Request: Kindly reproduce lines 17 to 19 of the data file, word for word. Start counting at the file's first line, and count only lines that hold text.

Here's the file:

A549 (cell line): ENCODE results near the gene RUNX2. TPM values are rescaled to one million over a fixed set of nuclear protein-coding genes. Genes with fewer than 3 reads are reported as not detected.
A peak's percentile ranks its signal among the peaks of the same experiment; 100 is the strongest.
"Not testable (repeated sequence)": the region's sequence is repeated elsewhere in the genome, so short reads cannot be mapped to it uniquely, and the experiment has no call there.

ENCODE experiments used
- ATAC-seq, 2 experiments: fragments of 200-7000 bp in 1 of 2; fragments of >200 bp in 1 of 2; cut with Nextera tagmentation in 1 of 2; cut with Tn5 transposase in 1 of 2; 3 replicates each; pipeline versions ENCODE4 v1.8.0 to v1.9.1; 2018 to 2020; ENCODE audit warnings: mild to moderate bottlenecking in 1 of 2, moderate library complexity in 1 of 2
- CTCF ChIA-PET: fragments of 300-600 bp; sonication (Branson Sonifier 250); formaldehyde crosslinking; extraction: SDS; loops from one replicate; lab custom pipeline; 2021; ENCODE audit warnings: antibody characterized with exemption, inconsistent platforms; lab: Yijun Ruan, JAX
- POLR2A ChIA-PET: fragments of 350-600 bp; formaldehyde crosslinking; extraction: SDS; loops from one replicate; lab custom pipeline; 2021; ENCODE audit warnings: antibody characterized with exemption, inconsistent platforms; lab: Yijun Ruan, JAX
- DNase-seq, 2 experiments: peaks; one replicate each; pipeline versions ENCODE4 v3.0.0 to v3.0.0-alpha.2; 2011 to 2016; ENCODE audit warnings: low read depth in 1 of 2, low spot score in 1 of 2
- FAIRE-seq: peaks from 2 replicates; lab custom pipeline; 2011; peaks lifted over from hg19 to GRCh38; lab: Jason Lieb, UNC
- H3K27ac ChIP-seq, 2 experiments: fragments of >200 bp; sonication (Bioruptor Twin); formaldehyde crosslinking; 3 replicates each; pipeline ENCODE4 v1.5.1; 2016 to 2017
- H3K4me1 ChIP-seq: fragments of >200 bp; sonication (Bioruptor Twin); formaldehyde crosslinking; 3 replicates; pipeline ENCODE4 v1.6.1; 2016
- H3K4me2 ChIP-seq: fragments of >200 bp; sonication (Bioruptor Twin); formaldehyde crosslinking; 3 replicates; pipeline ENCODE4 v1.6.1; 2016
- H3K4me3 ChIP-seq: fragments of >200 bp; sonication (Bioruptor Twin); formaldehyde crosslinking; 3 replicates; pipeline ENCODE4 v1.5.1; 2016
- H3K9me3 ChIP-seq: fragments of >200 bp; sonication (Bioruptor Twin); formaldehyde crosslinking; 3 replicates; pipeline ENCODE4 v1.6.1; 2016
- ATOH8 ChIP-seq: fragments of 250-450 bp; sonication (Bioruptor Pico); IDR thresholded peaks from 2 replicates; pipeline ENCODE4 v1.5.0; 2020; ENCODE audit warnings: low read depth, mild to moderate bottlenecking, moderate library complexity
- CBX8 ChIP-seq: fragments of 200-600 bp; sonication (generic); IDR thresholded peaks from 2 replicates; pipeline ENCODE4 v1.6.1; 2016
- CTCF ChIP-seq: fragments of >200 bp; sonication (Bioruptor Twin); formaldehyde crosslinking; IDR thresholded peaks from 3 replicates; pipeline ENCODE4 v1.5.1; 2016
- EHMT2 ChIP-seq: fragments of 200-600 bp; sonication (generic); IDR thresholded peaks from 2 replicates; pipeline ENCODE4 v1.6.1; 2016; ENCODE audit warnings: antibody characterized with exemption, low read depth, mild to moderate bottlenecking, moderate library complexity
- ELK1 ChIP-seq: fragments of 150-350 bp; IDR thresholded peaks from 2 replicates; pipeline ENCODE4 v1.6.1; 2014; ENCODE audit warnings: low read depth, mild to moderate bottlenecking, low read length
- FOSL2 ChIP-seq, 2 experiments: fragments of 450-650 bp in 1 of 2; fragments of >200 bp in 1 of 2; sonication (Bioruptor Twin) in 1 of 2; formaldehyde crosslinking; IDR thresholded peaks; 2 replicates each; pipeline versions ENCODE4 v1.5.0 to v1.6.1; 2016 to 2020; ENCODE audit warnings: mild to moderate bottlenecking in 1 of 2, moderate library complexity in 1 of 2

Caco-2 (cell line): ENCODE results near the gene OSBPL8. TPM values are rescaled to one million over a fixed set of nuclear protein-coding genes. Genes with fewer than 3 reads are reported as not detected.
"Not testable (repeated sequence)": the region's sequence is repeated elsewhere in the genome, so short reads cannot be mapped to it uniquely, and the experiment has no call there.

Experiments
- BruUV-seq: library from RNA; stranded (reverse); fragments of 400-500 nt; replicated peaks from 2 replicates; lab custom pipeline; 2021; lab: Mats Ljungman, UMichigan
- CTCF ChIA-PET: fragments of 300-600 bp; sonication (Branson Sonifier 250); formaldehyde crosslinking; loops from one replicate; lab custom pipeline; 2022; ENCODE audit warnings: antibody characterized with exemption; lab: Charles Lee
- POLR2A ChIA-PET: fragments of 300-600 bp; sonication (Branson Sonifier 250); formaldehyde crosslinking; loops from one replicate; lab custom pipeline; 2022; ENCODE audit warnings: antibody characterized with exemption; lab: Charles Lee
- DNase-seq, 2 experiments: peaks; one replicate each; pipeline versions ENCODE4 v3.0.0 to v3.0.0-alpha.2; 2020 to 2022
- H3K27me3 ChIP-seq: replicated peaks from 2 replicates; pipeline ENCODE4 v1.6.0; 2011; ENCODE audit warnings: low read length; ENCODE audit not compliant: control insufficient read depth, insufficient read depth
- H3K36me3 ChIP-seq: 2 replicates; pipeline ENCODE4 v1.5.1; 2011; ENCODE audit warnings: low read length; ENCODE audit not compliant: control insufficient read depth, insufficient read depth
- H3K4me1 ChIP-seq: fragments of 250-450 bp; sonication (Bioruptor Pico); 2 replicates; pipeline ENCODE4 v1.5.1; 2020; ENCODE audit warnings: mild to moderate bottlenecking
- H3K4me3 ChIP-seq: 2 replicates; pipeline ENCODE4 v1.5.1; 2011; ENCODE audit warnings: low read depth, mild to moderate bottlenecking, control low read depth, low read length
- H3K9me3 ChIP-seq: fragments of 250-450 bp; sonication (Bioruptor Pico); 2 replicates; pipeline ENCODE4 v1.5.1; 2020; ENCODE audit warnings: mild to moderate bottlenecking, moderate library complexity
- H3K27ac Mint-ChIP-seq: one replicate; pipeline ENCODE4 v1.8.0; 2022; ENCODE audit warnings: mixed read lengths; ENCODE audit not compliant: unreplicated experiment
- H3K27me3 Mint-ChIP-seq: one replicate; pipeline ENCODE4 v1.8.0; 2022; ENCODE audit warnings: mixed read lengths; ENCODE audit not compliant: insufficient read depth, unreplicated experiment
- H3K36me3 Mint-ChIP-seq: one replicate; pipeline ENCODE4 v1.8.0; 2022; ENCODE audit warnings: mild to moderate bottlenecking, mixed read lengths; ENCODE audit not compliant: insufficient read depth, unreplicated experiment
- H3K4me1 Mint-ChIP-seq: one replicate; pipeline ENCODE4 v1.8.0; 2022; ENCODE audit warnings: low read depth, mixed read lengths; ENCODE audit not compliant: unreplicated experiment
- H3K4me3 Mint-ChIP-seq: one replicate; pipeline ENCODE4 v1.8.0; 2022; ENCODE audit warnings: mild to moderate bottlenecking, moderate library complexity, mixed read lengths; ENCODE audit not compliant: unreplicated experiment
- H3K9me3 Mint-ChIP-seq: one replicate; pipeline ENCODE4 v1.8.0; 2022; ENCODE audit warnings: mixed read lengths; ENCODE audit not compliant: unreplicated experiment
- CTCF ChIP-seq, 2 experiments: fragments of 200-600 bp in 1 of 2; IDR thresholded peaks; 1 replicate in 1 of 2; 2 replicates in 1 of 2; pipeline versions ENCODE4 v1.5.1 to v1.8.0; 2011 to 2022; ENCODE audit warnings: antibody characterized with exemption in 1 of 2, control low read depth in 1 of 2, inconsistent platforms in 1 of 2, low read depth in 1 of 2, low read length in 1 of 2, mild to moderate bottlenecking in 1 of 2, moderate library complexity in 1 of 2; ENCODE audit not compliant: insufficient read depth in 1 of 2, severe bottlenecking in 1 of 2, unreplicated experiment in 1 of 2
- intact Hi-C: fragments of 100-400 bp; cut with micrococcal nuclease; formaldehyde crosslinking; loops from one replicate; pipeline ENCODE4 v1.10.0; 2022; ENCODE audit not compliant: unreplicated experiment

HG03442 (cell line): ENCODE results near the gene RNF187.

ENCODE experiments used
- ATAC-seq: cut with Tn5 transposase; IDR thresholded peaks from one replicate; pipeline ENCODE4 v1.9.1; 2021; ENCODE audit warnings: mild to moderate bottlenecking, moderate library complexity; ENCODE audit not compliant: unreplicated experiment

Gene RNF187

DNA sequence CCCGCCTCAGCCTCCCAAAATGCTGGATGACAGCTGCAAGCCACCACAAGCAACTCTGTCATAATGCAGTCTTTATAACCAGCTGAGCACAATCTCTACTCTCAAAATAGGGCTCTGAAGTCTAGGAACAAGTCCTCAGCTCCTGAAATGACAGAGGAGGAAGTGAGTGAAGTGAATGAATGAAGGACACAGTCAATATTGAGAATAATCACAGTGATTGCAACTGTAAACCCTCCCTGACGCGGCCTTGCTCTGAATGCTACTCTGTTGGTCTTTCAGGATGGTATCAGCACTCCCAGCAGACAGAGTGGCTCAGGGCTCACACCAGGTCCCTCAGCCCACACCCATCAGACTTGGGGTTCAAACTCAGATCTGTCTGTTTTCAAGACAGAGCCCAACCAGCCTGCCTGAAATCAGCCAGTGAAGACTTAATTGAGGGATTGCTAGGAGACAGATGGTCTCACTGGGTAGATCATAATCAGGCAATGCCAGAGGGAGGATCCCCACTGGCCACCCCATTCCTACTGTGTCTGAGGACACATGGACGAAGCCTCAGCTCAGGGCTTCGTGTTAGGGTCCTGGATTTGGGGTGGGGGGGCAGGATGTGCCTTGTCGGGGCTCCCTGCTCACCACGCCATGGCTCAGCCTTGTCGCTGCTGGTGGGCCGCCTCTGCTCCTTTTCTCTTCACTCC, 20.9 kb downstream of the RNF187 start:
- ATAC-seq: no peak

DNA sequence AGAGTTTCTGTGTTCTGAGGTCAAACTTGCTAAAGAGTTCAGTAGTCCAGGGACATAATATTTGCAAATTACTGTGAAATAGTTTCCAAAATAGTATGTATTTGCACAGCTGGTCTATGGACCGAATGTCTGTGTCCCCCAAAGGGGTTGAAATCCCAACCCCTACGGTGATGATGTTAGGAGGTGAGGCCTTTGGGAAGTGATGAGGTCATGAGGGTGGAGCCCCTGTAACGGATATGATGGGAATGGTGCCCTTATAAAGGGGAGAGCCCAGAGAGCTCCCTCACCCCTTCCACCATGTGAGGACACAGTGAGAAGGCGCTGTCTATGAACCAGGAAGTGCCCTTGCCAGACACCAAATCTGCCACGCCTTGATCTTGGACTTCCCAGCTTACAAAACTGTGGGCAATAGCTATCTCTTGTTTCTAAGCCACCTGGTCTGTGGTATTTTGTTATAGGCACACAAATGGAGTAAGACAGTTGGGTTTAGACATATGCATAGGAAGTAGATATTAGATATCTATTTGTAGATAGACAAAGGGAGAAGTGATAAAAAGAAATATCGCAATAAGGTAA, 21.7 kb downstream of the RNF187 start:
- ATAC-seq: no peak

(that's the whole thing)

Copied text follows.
- CTCF ChIP-seq: fragments of >200 bp; sonication (Bioruptor Twin); formaldehyde crosslinking; IDR thresholded peaks from 3 replicates; pipeline ENCODE4 v1.5.1; 2016
- EHMT2 ChIP-seq: fragments of 200-600 bp; sonication (generic); IDR thresholded peaks from 2 replicates; pipeline ENCODE4 v1.6.1; 2016; ENCODE audit warnings: antibody characterized with exemption, low read depth, mild to moderate bottlenecking, moderate library complexity
- ELK1 ChIP-seq: fragments of 150-350 bp; IDR thresholded peaks from 2 replicates; pipeline ENCODE4 v1.6.1; 2014; ENCODE audit warnings: low read depth, mild to moderate bottlenecking, low read length